The point is simply to compare the subtotals for each section and ask yourself whether they make sense, given what you know about the company.

An Example

Let's look at a cash flow statement in more detail. The example I'll use is Saputo, a Quebec-based dairy company, the tenth largest in the world according to its website. Saputo is both a producer and a distributor. Its inventory consists of things like milk and cheese. Its customers are grocery stores that sell to consumers.

The place to start reading this is not actually on the cash flow statement itself, but on the balance sheet. The first line of the balance sheet tells us how much cash the company has on hand at the year-end, and how much it had on hand at the end of the previous year. It is the difference between the two numbers that the cash flow statement is supposed to explain.

In Saputo's case, here is the cash on hand at the end of 2015 and 2014, as shown on their 2015 balance sheet:

What the cash flow statement needs to explain, then, is how Saputo's cash balance grew from $39 million to almost $73 million. This is an increase of $33,220,000.

Here is Saputo's 2015 cash flow statement in its entirety. I'll be concentrating on the 2015 column. I will break it down section by section, beginning with the summary in the very last section and then returning to the top to explore each section in detail.

As I indicated, we will start with the bottom section of this statement, focusing on the 2015 column:

This set of four lines tells the overall story. It says that the company produced a net increase in cash of $30,487,000 during the year. It also benefited from a smaller increase in cash, to the tune of $2,733,000, just because of fluctuations in currency exchange rates. If you add these two amounts together, you get $32,220,000, which is the increase in cash that we want to see explained.

This increase, added to the $39,346,000 of cash that Saputo had on hand at the beginning of the year, gave the company $72,566,000 in cash at the end of the year. You will recognize these as the two figures we saw on the balance sheet.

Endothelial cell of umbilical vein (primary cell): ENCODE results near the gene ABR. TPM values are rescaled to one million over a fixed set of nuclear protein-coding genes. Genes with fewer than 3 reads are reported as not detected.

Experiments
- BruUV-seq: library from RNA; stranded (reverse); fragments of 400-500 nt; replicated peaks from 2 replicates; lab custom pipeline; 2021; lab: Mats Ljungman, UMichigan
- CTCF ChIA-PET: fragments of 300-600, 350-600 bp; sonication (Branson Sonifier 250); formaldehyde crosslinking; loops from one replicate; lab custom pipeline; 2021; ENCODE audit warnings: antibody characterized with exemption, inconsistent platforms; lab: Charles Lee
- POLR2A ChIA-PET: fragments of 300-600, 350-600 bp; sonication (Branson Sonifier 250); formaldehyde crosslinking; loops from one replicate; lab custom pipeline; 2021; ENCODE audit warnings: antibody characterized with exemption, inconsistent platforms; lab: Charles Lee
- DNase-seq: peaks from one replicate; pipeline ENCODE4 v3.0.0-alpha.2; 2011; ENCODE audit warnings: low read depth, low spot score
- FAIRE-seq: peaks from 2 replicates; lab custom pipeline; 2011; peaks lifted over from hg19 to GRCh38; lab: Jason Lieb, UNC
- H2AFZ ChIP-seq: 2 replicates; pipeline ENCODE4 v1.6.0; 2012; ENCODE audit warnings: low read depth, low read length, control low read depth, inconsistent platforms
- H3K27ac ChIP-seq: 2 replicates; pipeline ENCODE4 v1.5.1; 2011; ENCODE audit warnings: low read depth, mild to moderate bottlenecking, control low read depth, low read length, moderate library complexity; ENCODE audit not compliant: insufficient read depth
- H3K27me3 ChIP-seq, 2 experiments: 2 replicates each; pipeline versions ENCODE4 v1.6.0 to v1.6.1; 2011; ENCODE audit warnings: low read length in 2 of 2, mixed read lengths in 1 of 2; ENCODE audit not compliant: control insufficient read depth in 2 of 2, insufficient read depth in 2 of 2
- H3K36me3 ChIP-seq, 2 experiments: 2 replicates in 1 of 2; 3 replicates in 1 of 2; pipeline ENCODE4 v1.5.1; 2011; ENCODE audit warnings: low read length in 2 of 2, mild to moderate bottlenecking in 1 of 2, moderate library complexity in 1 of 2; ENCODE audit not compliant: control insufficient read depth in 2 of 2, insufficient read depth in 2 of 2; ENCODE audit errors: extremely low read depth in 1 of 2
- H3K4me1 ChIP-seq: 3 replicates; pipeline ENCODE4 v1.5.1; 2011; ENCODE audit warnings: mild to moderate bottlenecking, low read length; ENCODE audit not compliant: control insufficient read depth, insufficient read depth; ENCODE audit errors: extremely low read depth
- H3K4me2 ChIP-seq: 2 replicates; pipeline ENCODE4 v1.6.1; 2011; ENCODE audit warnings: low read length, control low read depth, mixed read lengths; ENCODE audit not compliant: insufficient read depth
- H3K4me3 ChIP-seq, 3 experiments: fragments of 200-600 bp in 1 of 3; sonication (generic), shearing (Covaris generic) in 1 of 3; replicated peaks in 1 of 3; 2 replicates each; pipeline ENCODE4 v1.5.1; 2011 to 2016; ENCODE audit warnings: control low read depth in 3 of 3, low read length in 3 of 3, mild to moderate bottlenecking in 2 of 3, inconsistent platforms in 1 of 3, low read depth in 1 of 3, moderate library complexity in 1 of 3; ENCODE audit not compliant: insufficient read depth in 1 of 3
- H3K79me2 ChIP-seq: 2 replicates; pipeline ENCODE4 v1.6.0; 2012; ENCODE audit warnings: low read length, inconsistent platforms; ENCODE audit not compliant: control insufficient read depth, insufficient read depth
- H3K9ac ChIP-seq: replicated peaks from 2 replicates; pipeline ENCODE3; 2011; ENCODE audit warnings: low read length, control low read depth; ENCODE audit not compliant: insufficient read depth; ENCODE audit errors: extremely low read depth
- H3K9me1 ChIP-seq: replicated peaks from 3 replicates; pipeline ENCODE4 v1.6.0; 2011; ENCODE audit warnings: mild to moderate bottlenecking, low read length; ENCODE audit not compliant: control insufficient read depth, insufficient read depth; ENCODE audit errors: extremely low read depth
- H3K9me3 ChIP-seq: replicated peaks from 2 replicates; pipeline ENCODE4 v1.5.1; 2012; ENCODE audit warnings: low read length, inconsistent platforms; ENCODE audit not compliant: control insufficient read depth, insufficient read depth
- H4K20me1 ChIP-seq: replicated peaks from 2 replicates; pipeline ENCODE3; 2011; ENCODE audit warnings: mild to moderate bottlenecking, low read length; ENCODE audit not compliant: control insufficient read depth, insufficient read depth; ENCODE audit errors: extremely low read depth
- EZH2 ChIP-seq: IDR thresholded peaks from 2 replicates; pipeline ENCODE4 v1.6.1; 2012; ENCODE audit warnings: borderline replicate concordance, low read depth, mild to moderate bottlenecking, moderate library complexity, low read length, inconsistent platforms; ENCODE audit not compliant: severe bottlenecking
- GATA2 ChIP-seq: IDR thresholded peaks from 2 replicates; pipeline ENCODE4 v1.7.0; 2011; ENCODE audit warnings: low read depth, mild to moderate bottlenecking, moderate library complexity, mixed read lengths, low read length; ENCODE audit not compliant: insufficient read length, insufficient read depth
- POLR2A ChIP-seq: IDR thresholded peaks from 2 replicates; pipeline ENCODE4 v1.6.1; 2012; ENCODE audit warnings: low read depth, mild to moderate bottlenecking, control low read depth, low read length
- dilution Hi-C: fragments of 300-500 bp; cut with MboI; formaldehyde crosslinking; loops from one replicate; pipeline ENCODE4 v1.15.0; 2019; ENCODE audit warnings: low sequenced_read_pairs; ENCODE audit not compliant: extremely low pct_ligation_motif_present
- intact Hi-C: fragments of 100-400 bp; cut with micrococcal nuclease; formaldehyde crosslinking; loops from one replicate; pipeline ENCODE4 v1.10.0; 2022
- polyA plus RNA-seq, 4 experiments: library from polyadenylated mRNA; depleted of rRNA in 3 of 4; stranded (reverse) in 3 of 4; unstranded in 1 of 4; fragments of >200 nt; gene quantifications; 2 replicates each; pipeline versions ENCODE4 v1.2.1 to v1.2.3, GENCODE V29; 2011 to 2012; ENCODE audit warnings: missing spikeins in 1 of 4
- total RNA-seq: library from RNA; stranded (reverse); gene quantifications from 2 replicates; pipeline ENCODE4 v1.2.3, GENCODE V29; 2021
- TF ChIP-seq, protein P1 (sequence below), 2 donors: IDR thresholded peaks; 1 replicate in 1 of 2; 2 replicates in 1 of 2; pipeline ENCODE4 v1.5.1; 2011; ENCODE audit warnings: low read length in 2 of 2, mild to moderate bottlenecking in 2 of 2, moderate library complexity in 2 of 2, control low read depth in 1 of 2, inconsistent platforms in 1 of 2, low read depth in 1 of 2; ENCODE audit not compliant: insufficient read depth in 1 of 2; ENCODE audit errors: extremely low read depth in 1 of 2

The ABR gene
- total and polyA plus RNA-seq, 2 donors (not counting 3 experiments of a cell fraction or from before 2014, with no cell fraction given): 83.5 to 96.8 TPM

Since we know that part of the increase was due to currency fluctuations, everything above this section of the cash flow statement can concentrate on explaining the remaining $30,487,000 increase in cash.

Just one thing, before we go any further: It is quite common for cash flow statements to show the "Cash and cash equivalents, beginning of year" line at the very top of the page, then show the operating, investing and financing sections, followed by the "Cash and cash equivalents, end of year" line. Both approaches are acceptable.

Explaining the change in cash

Looking at the main body of Saputo's cash flow statement from a high level, you can see that its operating activities generated over $769 million in cash, its investing activities used up over $166 million (the parentheses around this figure indicate that it is a negative number, so a net use of cash rather than a net source of cash), and the financing activities used up over $572 million in cash (again, a negative number).

Saputo's Operating Activities

The operating activities section is the most complicated one, so let's not put off explaining it any longer. This section is organized in what is called the indirect method. It could have been organized by listing all the operating cash flows directly, such as how much was paid for raw materials or wages, and how much was received for sales. Many companies prefer the indirect method, however, because it links the explanation right back to the income statement. Since many readers pay great attention to the income statement, using it as a starting point makes a lot of sense.